Honors College

Document Type

Honors Thesis

Publication Date

Spring 5-2018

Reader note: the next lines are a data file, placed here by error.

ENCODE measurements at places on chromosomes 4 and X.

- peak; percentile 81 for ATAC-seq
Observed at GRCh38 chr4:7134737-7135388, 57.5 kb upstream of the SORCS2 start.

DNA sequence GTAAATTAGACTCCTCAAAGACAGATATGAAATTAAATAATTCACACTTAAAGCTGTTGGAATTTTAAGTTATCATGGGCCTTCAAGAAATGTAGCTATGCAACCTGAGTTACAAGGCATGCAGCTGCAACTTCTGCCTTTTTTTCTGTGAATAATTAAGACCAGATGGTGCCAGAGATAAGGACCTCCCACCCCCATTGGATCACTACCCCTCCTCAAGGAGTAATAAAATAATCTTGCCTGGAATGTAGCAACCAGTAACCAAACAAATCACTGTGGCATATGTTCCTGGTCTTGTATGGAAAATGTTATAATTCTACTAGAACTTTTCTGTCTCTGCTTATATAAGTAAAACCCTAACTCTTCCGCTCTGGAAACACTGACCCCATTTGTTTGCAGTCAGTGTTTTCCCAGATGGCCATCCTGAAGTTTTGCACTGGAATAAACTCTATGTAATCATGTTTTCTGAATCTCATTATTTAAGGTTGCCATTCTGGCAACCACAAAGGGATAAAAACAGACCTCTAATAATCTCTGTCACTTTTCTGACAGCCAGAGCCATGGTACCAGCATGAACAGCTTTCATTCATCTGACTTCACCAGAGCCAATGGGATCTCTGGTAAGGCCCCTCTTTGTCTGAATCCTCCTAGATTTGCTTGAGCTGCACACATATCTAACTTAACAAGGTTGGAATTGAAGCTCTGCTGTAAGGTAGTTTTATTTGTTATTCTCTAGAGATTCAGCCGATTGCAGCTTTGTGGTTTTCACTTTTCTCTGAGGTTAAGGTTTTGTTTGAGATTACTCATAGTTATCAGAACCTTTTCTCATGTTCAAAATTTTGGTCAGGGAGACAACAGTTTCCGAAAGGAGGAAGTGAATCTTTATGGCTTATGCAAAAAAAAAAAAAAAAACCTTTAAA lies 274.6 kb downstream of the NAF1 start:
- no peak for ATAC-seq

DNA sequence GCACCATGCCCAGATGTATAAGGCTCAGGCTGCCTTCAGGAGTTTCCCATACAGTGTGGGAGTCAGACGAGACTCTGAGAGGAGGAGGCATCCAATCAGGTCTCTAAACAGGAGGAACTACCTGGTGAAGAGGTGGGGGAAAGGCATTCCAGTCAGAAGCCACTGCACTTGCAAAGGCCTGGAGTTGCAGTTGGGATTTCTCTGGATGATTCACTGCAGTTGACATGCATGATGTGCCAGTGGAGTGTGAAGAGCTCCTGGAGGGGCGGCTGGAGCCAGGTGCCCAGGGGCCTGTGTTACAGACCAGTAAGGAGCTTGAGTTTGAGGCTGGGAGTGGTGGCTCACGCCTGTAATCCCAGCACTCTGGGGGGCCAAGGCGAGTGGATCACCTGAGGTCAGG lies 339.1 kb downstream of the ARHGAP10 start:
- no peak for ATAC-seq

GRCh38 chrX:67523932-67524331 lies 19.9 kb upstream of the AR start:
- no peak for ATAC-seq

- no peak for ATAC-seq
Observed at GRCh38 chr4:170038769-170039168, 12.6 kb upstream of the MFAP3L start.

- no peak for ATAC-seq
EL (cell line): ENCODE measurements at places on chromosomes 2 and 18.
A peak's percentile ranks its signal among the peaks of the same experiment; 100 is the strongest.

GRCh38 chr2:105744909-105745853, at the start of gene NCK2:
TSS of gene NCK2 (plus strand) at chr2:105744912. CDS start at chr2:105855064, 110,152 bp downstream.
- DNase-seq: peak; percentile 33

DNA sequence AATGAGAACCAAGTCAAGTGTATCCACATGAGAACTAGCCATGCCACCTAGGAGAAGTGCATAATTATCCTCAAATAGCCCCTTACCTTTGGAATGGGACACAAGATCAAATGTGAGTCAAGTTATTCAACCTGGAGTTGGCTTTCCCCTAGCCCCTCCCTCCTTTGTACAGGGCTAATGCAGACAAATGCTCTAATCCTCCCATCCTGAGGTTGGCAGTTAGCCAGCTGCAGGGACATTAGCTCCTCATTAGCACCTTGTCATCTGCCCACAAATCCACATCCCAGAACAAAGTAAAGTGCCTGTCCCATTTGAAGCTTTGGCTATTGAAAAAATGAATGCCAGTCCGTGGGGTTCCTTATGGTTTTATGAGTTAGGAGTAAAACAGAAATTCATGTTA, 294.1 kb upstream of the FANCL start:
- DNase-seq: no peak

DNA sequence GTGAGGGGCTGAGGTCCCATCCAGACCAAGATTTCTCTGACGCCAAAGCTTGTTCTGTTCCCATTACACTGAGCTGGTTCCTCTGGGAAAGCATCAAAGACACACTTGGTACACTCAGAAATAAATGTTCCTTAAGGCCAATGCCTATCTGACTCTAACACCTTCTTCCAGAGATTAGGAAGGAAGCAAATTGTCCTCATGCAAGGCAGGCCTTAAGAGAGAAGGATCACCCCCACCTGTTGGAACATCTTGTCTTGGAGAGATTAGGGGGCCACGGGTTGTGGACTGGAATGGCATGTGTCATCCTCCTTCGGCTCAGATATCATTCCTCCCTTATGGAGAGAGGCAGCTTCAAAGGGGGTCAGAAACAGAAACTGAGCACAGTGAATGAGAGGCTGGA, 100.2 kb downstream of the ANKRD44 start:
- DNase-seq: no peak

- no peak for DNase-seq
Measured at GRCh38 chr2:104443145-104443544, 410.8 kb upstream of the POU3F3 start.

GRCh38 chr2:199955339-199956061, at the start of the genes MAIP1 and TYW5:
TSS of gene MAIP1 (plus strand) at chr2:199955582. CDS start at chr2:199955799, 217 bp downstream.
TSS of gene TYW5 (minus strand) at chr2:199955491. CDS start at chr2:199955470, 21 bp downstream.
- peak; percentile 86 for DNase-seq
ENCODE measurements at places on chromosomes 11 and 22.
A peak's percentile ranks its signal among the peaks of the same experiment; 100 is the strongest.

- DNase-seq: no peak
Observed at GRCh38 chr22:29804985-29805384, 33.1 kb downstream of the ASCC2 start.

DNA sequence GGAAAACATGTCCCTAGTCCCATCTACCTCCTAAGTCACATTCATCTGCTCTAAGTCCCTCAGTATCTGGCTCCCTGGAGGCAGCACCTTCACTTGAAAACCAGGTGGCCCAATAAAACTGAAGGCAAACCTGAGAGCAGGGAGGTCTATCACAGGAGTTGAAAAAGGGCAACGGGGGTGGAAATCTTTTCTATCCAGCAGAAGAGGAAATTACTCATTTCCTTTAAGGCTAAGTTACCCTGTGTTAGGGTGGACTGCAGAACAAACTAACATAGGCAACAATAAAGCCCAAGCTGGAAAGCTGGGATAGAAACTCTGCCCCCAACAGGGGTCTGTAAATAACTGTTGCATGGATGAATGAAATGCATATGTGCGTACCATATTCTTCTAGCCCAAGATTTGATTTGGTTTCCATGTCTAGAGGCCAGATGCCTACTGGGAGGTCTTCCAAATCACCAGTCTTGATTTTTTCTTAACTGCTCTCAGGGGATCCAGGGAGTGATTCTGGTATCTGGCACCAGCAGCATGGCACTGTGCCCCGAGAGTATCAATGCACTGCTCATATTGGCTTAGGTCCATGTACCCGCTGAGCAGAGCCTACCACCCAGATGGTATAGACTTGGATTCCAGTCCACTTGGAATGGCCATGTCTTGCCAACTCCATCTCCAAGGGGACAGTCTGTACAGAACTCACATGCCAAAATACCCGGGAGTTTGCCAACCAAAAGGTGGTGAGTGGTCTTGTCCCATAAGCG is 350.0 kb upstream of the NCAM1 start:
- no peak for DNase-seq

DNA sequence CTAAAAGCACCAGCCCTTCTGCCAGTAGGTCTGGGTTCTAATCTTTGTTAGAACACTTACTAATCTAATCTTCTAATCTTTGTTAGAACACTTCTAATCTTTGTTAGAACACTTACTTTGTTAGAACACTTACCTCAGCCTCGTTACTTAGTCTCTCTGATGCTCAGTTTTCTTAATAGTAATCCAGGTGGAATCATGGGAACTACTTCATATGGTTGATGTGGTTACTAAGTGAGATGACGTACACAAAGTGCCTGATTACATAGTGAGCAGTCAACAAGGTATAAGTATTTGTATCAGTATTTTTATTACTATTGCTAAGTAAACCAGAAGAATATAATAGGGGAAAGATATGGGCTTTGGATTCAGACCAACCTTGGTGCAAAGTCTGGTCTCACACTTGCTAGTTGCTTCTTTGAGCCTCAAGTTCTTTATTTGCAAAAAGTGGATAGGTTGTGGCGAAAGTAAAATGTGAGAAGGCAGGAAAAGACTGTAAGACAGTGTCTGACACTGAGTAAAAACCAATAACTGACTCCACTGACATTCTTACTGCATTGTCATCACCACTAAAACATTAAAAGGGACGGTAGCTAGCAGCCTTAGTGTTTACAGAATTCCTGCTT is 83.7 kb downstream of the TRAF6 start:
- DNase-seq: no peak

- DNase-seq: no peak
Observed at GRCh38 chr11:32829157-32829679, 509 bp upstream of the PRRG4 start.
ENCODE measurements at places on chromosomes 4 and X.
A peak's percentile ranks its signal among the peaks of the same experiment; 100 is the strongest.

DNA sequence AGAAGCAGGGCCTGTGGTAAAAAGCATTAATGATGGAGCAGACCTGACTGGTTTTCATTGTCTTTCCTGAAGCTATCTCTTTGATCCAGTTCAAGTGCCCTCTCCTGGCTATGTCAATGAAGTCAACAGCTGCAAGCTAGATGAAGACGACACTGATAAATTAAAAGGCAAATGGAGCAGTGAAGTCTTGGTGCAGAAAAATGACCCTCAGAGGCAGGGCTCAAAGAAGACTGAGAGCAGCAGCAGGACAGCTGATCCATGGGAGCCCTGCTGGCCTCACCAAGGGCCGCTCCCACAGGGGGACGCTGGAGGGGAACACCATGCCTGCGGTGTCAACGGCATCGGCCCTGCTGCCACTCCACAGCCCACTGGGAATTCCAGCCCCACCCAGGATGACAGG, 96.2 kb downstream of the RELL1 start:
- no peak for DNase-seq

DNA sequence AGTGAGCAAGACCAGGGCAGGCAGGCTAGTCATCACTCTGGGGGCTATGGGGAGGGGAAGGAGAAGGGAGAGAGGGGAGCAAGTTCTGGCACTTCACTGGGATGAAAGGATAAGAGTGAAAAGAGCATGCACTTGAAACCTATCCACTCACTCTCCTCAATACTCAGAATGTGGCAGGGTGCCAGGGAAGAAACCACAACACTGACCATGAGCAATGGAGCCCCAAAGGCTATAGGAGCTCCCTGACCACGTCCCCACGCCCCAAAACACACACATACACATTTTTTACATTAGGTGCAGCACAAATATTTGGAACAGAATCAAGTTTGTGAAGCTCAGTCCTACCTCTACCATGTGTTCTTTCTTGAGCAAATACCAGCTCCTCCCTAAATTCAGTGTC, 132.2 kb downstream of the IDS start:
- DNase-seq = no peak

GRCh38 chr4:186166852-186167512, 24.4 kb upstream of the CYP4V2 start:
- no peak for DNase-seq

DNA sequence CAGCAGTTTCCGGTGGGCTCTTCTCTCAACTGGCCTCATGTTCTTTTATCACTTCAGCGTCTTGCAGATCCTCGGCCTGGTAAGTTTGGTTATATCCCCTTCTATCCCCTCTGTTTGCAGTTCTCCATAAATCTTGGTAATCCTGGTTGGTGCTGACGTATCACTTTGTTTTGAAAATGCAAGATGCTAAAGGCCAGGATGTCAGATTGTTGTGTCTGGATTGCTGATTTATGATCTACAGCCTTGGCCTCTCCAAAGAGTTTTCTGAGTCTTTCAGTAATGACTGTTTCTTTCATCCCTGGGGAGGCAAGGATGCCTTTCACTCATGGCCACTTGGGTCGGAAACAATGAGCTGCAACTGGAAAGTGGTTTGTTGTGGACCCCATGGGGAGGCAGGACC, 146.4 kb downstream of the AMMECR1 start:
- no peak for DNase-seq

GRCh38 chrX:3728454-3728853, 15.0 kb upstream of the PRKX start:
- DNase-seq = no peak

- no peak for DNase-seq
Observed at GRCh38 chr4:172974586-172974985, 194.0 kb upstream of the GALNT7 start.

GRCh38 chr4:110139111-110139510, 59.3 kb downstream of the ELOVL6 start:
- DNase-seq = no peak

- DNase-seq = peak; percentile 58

The expanded understanding of the gene families and mechanisms governing tumorigenesis pathways has enormous potential for improving current cancer therapies and patient prognoses. One such gene family that participates in the regulation of tumorigenesis is the tumor necrosis factor alpha-induced protein 8 (TNFAIP8) gene family, which is comprised of four members: TNFAIP8, TNFAIP8L1, TNFAIP8L2, and TNFAIP8L3. The TNFAIP8L1 gene is thought to function as a tumor suppressor, but the mechanisms by which it exerts this function have yet to be elucidated. We hypothesize that the TNFAIP8L1 protein acts as a tumor suppressor through protein-protein interactions that regulate tumor proliferation, migration, and/or angiogenesis. The H1299 non-small cell lung cancer cell line was engineered to overexpress TNFAIP8L1 protein and is being used as an in vitro model to identify putative protein binding partners through co-immunoprecipitation and mass spectrometry assays. Apparent interactions will be validated by mammalian two-hybrid assays. We anticipated that TNFAIP8L1 would bind proteins involved in tumorigenesis pathways and that these may reveal new avenues of study and hold important clinical relevance in current cancer treatment plans. We identified 138 putative protein interactions involving TNFAIP8L1.